per cent for March, and 30 per cent in April and May, making the funds available to more employers. To determine their qualification, employers may compare their revenue of March, April and May 2020 to that of the same month
of 2019 or, in order to provide added flexibility, to an average of their revenue earned in January and February 2020. Once an employer is found eligible for a specified period, they automatically qualify for the next period of the program. According to the Department of Finance, the reduction of the 30 per cent benchmark to 15 for March recognizes that many businesses did not begin to be affected by the crisis until partway through the month.
The program will be in place for a 12-week period, from March 15 to June 6, 2020. Employers eligible for the CEWS are entitled to receive a 100 per cent refund for certain employer contributions to Employment Insurance, the Canada Pension Plan, the Quebec Pension Plan, and the Quebec Parental Insurance Plan paid in respect of employees who are on leave with pay.
For employers that are eligible for both the CEWS and the 10 per cent Temporary Wage Subsidy for a period, any benefit from the Temporary 10 per cent Wage Subsidy for remuneration paid in a specified period will generally reduce the amount available to be claimed under the CEWS in that same period. Eligible employers can apply for the CEWS through the Canada Revenue Agency’s My Business Account portal, which CRA has yet to set up. In order to access the portal, a company will first need to register a My Business Account with CRA, however. This is a twostep process, and could take up to 10 days to complete. The first step includes entering a social insurance number by the applicant, info from their personal tax return, and answers five security questions. Canada Revenue Agency will then mail a security code to complete Step 2. In additional job funding news, last week Prime Minister Justin Trudeau announced temporary changes to the Canada Summer Jobs program that will increase the program’s wage subsidy to 100 per cent of the provincial or territorial minimum hourly wage for each employee.
In previous years, private and public sector employers were only eligible to receive a wage subsidy of up to 50 per cent of the provincial or territorial minimum wage. The Government of Canada has earmarked $263 million in funding for the Canada Summer Jobs program in 2020. Applications by employers closed at the end of February, with approved jobs set to be announced in May. Employers whose applications end up being approved this year will
have some additional flexibility under the revised program. For example, the end date for employment has been extended from the end of August to as late as February 28, 2021, and positions may now be part-time, rather than full-time, in nature. Available jobs will be posted on the Job Bank website and app.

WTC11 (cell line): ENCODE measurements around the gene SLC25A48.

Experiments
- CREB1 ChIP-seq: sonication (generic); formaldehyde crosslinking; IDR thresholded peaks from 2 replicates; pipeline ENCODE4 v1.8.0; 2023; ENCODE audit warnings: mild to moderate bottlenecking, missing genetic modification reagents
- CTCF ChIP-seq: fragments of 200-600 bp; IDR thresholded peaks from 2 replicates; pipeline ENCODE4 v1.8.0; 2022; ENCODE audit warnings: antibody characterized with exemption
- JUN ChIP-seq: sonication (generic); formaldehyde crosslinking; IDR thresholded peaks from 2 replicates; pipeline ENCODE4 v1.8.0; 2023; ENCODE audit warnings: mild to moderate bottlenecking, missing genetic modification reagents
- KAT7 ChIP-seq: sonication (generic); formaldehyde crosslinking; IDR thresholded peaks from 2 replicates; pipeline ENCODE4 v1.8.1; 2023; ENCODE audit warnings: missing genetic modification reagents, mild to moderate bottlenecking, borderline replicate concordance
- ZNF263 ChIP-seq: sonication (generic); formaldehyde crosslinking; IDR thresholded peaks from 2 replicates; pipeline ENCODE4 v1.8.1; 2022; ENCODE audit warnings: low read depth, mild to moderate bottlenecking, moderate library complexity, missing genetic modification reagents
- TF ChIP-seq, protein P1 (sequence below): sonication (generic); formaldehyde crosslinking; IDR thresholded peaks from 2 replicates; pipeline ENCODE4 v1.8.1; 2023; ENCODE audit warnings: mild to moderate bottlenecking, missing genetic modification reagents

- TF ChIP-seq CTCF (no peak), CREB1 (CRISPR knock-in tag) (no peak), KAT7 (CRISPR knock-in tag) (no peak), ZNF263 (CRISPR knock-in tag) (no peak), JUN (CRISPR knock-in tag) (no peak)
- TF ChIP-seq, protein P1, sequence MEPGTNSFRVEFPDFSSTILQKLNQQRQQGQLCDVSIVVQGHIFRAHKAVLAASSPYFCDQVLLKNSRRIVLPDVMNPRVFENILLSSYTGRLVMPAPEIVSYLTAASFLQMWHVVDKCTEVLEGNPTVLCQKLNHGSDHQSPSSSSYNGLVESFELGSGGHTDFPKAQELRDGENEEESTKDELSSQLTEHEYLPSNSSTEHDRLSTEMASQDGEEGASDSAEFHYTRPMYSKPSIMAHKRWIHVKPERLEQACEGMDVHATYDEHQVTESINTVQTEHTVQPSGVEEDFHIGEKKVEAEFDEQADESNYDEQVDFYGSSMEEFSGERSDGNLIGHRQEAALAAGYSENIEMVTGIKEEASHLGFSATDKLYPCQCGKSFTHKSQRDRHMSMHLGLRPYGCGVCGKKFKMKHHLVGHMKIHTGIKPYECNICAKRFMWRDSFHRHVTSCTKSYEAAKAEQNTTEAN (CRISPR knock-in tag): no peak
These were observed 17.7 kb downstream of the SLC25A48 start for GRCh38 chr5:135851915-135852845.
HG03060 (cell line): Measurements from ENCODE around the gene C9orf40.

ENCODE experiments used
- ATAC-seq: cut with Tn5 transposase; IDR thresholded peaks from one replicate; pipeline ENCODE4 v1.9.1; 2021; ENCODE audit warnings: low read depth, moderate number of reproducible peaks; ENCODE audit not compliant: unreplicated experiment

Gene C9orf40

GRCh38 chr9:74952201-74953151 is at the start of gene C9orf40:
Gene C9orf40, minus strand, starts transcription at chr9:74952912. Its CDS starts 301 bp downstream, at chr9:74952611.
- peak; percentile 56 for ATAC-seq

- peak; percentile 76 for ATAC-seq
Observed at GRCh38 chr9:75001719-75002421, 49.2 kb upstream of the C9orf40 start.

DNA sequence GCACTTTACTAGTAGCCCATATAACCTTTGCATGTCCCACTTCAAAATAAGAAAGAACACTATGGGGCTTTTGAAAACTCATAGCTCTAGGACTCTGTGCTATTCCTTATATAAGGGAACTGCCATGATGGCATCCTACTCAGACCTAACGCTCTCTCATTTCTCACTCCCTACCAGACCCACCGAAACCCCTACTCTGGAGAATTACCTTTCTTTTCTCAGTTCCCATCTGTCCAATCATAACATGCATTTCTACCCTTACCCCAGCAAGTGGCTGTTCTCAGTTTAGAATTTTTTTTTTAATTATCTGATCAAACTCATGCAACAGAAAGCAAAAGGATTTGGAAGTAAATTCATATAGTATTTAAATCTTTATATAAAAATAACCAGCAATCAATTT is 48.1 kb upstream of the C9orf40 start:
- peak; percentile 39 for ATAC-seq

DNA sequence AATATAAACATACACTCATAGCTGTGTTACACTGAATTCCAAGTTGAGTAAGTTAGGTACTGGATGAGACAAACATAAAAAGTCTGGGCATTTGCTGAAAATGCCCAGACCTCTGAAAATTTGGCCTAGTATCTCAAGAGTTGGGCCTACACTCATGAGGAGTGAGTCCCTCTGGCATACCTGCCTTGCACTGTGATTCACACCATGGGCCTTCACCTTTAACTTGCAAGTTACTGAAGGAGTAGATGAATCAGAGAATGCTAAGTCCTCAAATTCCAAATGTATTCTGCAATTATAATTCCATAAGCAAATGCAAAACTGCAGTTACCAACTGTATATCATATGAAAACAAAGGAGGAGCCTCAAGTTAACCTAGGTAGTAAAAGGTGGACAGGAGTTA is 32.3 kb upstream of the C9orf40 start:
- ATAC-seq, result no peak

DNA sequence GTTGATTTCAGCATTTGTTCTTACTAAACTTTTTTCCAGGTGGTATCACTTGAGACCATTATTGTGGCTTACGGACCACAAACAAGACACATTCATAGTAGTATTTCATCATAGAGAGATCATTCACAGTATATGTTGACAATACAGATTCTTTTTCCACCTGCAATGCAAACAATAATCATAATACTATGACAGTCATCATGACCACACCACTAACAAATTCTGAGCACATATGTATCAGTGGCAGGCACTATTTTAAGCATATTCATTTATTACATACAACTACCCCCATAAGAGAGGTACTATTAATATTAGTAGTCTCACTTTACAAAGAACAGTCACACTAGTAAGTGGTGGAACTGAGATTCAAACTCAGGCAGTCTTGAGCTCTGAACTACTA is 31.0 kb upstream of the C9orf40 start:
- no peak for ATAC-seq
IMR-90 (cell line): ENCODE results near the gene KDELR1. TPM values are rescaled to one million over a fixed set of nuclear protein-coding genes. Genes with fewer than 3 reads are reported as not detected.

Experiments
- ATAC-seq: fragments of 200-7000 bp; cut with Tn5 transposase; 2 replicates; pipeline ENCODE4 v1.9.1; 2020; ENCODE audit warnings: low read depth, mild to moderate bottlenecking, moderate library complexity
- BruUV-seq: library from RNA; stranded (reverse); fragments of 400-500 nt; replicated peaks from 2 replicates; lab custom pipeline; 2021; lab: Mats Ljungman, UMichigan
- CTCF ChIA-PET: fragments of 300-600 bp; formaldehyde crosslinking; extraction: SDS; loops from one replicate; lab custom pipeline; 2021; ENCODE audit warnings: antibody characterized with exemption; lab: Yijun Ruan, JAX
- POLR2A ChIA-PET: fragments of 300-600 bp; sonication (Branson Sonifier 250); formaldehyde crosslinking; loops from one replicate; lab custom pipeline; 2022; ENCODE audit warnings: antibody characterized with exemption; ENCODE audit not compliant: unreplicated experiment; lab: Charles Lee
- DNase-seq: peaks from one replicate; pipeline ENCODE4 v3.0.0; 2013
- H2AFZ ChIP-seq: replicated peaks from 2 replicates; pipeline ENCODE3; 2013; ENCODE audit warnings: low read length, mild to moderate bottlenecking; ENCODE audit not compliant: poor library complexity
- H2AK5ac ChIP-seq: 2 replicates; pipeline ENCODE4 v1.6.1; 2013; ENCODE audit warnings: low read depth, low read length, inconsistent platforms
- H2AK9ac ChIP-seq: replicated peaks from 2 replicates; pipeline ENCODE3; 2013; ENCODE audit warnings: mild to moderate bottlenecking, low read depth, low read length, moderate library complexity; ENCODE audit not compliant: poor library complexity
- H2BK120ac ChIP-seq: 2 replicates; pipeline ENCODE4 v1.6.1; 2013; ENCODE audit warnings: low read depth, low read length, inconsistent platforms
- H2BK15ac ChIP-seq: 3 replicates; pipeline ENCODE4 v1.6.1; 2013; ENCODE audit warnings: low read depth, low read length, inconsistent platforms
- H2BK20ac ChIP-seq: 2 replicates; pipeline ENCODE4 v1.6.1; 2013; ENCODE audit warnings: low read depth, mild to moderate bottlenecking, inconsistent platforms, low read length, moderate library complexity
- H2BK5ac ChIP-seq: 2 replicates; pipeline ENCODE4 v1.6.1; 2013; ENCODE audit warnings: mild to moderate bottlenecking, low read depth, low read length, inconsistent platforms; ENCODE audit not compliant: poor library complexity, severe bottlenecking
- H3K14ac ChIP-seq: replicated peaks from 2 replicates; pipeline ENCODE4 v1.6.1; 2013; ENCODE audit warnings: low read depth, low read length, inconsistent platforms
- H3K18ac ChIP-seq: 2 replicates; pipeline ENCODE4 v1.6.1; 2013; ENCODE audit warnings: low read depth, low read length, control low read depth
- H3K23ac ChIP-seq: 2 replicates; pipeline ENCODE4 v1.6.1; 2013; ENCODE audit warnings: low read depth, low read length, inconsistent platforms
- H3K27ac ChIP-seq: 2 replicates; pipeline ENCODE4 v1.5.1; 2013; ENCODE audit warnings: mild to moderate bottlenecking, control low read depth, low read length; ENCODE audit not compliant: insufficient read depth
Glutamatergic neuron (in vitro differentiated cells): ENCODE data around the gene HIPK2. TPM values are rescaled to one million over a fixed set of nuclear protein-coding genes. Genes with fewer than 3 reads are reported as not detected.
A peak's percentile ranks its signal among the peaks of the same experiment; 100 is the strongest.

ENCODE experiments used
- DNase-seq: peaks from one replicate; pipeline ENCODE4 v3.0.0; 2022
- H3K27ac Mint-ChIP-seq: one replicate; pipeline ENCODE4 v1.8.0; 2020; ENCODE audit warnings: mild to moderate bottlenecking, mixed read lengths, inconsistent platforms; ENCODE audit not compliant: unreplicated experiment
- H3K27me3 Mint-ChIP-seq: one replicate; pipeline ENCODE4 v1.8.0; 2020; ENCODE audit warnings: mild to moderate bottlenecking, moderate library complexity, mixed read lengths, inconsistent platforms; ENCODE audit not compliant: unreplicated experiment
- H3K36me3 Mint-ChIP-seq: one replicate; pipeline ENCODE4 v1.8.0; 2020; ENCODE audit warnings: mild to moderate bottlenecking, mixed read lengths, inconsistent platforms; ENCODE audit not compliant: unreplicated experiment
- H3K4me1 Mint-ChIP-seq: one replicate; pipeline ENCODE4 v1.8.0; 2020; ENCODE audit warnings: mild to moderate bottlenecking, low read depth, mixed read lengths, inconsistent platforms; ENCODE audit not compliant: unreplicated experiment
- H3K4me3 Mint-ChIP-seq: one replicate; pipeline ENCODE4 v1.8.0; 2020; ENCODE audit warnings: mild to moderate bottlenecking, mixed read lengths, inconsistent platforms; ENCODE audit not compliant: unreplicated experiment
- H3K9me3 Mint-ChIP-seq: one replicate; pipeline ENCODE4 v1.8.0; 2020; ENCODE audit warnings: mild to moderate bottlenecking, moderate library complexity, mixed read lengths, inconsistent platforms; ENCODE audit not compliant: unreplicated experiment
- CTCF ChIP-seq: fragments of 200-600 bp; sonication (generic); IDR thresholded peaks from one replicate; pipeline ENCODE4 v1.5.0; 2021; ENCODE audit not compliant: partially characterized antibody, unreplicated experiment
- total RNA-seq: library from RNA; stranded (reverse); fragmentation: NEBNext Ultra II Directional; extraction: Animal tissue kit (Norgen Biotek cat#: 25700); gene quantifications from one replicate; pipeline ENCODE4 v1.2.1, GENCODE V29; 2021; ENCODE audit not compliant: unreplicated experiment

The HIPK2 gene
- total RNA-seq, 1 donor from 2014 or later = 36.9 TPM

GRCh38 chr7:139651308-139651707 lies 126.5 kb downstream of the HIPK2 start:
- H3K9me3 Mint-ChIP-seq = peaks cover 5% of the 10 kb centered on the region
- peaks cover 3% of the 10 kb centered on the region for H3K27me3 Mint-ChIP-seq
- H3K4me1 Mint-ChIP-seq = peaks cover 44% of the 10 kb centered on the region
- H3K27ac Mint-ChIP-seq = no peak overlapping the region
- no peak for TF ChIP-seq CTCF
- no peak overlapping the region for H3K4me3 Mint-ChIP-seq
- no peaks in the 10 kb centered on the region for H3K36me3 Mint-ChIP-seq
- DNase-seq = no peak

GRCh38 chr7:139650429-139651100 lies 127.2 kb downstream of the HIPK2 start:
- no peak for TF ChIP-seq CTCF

Was your home built between the mid 1960s and late 1970s? If so, it may have aluminum wiring.
Some insurers will not provide or renew insurance coverage on these homes without an inspection by the Electrical Safety Authority (ESA). Ask your insurance company for their requirements. You may need to repair or replace the wiring, and provide a copy of the ESA Certificate of Inspection to the insurer.
If you need to hire someone to do the repairs, by law it must be a Licensed Electrical Contractor. Make sure you hire one familiar with aluminum wiring. The Licensed Electrical Contractor should first assess the job and take out any necessary notifications with ESA. The ESA can then review the electrical work. Be sure to get a copy of the ESA Certificate of Inspection from your Licensed Electrical Contractor for your records.
Myths and facts about aluminum wiring
Myth: Aluminum wiring was recalled as a known fire hazard.
Fact: Aluminum wiring itself is safe, if properly connected and terminated without damaging the wire. Any devices used must be approved for use with aluminum wire.
Myth: Aluminum wiring is no longer used for interior wiring systems.
Fact: The Ontario Electrical Safety Code allows the installation of aluminum wiring. It is used for interior wiring systems in residential homes, and structures such as large commercial and industrial feeders. Electrical distribution companies also use it throughout their distribution systems. This includes the supply service cable to most residences.
Aluminum wiring is safe if properly connected and terminated according to the Ontario Electrical Safety Code and the manufacturer’s instructions.
Learn more about aluminum wiring in residential installations.